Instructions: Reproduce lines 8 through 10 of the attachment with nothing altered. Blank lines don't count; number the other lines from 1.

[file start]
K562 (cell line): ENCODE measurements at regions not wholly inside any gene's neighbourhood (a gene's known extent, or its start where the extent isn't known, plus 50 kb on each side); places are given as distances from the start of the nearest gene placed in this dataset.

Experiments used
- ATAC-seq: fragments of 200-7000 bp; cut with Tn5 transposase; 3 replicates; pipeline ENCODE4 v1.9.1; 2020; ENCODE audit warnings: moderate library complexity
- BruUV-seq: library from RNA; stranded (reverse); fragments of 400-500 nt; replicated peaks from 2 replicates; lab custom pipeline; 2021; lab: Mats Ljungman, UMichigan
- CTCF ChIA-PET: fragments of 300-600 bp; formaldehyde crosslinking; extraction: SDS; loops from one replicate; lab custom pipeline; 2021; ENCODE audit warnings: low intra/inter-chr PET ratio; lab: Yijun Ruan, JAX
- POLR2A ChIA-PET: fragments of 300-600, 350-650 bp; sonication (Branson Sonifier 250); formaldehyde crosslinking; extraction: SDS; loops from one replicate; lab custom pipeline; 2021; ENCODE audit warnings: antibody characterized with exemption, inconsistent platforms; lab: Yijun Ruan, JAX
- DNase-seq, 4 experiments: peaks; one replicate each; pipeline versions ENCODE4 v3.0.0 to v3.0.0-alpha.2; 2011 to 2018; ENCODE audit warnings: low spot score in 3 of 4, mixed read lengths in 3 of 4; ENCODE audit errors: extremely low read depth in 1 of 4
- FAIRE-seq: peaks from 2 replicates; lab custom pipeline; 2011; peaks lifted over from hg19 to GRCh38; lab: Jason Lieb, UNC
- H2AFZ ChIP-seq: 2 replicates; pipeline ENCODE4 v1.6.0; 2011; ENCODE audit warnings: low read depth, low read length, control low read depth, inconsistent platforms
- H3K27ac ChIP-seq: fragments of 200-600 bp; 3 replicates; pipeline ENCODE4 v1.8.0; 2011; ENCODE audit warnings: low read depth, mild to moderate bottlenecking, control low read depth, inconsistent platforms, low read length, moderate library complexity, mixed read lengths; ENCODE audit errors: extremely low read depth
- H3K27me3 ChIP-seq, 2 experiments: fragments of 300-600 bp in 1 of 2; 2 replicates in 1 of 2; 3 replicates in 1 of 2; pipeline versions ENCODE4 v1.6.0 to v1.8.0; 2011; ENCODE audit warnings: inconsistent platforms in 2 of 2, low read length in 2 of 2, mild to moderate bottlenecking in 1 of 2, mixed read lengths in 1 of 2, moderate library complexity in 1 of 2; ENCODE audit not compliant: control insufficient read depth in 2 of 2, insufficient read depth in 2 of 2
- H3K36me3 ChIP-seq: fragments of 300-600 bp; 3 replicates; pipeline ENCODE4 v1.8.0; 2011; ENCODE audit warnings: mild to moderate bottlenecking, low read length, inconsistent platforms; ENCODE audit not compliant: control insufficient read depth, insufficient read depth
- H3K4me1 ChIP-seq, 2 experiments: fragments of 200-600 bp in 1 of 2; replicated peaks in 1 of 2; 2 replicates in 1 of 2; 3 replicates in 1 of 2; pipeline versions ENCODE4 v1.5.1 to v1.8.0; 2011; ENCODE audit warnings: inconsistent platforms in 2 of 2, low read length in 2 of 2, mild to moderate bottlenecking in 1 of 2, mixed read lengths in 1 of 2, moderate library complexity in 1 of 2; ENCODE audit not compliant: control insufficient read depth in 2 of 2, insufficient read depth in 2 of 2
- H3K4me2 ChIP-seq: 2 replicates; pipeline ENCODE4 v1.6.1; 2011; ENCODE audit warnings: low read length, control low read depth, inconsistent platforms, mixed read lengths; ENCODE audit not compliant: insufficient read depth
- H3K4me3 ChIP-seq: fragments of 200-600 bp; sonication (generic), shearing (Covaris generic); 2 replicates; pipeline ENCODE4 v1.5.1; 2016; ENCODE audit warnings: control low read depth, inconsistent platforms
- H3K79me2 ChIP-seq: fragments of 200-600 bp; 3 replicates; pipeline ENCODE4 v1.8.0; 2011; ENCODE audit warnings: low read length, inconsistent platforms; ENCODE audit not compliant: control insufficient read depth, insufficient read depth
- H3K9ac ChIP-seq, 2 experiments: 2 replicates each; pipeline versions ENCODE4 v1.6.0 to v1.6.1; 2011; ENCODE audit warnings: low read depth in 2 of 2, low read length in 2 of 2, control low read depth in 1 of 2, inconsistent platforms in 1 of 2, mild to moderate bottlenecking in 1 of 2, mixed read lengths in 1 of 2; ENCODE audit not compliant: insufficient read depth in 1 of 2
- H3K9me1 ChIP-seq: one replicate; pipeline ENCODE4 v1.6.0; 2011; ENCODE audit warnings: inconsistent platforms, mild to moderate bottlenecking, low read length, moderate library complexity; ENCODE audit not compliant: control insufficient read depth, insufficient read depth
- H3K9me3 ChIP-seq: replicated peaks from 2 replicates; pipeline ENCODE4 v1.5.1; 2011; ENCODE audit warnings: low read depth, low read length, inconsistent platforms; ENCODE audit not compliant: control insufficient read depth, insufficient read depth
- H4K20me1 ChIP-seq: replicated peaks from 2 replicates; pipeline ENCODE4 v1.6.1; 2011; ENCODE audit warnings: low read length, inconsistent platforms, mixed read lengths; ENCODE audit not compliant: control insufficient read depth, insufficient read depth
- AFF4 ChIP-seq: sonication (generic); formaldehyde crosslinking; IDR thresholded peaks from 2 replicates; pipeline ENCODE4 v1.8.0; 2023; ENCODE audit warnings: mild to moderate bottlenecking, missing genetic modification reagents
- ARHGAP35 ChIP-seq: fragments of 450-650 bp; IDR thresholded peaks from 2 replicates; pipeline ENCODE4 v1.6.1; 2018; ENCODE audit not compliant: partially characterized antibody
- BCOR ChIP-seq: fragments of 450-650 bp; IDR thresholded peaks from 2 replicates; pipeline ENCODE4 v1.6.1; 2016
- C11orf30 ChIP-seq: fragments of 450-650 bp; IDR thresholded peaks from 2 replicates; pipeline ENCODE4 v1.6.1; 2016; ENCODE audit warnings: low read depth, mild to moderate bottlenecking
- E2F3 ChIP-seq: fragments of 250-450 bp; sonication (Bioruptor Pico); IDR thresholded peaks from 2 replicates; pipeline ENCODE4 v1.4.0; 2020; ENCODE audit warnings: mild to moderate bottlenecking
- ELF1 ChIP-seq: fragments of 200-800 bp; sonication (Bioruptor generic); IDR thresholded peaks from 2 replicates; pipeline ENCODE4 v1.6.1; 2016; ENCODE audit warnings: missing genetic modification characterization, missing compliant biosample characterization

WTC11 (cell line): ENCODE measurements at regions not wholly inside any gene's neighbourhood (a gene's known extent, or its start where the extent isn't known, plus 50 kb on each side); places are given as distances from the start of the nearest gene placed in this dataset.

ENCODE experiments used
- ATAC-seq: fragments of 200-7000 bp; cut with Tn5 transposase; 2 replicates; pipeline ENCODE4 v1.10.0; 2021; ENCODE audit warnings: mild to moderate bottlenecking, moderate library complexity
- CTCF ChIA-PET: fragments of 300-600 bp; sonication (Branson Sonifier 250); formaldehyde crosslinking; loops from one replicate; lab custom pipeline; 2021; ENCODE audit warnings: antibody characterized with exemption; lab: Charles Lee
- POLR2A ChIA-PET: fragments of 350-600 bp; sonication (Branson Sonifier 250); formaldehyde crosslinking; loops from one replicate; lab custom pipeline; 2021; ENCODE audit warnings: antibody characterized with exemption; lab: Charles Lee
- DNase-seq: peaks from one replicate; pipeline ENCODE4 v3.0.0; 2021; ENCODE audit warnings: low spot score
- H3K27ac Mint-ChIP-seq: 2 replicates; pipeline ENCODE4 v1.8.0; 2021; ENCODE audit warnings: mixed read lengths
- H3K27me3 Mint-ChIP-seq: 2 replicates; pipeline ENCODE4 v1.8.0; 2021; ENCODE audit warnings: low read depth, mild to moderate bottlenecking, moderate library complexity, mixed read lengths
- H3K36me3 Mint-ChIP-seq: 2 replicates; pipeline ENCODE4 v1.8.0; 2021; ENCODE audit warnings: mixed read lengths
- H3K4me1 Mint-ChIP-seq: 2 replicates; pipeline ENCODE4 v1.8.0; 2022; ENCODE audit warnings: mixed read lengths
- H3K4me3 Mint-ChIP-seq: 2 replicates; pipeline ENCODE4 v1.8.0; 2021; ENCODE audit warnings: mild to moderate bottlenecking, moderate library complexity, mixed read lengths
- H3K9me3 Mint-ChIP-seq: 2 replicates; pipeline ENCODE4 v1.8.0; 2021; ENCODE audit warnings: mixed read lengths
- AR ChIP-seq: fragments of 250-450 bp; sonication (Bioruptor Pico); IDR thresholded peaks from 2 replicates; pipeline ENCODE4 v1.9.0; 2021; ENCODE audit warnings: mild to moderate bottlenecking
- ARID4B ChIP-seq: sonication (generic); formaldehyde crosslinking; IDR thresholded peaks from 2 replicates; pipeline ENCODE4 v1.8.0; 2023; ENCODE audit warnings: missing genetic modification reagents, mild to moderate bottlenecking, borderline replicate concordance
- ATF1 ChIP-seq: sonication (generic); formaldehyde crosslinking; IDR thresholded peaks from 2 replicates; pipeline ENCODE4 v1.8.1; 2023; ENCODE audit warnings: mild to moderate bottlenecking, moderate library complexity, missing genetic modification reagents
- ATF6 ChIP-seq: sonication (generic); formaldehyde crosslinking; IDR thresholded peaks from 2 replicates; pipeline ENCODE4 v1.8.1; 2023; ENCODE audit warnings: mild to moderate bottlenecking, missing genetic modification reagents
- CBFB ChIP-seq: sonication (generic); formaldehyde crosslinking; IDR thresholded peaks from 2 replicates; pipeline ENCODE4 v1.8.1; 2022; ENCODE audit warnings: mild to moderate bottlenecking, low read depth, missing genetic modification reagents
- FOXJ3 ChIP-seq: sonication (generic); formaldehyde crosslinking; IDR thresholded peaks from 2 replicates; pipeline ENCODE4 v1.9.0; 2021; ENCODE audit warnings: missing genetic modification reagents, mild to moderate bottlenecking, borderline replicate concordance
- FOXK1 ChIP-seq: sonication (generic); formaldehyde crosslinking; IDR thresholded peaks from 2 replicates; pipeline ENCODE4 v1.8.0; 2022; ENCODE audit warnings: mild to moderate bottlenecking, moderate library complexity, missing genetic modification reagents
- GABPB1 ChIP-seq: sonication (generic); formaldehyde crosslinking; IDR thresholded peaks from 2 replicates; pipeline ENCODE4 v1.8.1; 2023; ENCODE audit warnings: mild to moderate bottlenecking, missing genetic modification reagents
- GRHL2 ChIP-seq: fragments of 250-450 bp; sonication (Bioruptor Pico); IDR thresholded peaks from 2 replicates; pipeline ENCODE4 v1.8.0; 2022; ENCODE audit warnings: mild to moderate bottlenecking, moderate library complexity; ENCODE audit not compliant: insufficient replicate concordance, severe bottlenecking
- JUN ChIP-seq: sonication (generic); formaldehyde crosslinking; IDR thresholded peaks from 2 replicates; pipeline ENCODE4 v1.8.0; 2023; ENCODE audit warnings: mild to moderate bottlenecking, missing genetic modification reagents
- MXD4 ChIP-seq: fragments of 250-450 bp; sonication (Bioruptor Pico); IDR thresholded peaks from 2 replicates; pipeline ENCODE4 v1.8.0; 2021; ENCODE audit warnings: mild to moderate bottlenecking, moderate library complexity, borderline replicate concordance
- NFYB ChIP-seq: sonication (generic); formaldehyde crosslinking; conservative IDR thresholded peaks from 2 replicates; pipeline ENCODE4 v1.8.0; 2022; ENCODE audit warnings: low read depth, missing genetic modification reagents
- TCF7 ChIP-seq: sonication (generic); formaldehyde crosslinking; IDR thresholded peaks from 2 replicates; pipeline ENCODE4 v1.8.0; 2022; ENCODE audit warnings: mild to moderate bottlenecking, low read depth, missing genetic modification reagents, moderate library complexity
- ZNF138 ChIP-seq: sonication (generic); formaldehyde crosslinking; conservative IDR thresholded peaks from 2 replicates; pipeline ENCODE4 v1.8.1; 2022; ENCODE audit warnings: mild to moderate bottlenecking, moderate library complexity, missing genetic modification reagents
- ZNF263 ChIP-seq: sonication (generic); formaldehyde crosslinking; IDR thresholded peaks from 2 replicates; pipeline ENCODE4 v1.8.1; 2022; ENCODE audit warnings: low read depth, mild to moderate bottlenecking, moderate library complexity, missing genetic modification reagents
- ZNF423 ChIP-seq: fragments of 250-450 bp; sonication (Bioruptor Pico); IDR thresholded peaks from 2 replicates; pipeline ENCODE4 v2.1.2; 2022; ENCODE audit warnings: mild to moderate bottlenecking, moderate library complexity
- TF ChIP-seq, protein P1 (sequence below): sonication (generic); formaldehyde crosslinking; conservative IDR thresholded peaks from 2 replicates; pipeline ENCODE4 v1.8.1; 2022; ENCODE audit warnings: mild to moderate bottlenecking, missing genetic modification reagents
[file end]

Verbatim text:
- FAIRE-seq: peaks from 2 replicates; lab custom pipeline; 2011; peaks lifted over from hg19 to GRCh38; lab: Jason Lieb, UNC
- H2AFZ ChIP-seq: 2 replicates; pipeline ENCODE4 v1.6.0; 2011; ENCODE audit warnings: low read depth, low read length, control low read depth, inconsistent platforms
- H3K27ac ChIP-seq: fragments of 200-600 bp; 3 replicates; pipeline ENCODE4 v1.8.0; 2011; ENCODE audit warnings: low read depth, mild to moderate bottlenecking, control low read depth, inconsistent platforms, low read length, moderate library complexity, mixed read lengths; ENCODE audit errors: extremely low read depth